The Rugger Boys 2: A Spoonful of Style and a Tonne of Class

The Rugger Boys 2: A Spoonful of Style and a Tonne of Class
The Rugger Boys 2 A Spoonful of Style review
  • UK publisher / ISBN: Cinebook - 978-1-905460-44-1
  • Volume No.: 2
  • Release date: 2007
  • English language release date: 2008
  • UPC: 9781905460441
  • Contains adult content?: no
  • Does this pass the Bechdel test?: no
  • Positive minority portrayal?: no
  • CATEGORIES: European, Humour, Sport

Why Are We Here Again? set the tone, and A Spoonful of Style follows the pattern, so it’s welcome back The Rugger Boys, repository for jokes and attitudes last seen in a Reg Varney sitcom.

Trying to find anything positive beyond the cartooning is as difficult as the lads find their match against the All-Blacks. The sample strip is about as good as it gets, as punchlines to these one page gag strips remain obvious and feeble, and every few pages there’s a gag you have to look at twice to make sure they’ve really gone ahead with it. A strip where we’re led to believe the boys are talking about the quality of World Cup rugby is misdirection, as they’re discussing the fruitiest female fans, complete with accompanying illustration. Let’s concede that as true to life. But is that really a strip about Sushi being so disgusting it inspires the team to win to ensure they don’t have to go back to the Japanese restaurant? Was this really produced in 2007 complete with a gag about a player being untouchable because his wife is so big and brutal? A full page on the female rugby players primping themselves and putting on make-up before heading on the pitch? There are eight volumes of this stuff available in France, so either it indicates a very different sense of humour or something’s being lost in the translation. On that front Luke Spear’s work is better this time. There’s still the odd effect of the coach rolling his r’s, but none of the forced and inappropriately formal language used last time.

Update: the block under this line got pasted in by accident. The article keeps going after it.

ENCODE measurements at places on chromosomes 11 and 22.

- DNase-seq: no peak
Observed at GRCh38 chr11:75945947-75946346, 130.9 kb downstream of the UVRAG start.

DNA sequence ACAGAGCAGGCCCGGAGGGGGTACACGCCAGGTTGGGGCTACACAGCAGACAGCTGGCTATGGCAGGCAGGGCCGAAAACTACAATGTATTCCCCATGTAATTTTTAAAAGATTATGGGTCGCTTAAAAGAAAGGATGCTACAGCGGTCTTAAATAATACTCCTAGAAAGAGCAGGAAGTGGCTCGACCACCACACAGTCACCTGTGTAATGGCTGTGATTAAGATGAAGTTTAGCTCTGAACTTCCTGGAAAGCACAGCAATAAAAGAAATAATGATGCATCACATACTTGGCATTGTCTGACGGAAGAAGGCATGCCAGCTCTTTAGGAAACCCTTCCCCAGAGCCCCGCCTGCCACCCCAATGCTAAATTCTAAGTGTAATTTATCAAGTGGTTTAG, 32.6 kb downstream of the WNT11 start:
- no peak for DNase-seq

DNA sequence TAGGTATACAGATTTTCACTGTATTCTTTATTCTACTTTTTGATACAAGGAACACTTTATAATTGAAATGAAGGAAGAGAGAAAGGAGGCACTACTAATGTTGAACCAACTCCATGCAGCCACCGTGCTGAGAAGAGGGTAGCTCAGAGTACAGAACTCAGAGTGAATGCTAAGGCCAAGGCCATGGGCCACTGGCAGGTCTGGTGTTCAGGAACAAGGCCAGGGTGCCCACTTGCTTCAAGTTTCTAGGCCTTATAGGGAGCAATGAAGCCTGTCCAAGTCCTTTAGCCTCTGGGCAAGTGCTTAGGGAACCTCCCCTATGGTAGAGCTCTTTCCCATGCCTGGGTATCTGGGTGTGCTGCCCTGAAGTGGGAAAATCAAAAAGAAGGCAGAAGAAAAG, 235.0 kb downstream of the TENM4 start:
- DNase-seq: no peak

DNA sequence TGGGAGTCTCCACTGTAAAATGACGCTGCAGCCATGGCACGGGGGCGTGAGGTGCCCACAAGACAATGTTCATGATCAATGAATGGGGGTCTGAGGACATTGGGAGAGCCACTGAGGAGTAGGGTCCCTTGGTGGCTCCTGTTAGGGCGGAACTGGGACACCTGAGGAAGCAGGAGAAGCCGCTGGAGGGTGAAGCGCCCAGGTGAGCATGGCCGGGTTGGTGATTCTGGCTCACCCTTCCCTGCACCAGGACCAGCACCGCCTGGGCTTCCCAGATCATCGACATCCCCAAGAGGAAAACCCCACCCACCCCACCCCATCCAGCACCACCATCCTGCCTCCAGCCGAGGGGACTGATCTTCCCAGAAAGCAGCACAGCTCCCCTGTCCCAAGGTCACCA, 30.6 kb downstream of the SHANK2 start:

You’d not notice any of this just picking the book up as Poupard’s cartooning is so accomplished and single handedly raises the star rating to almost average. He creates lively scenes, defines and exaggerates the cast well, produces fully realised locations and includes the small details cementing a form of reality. We see the strings on the coach’s hoodie every time he wears it, for example. If ever Didier Conrad decides to give up Asterix, Poupard is a genuinely viable choice, just as long as it’s without the Béka writing team.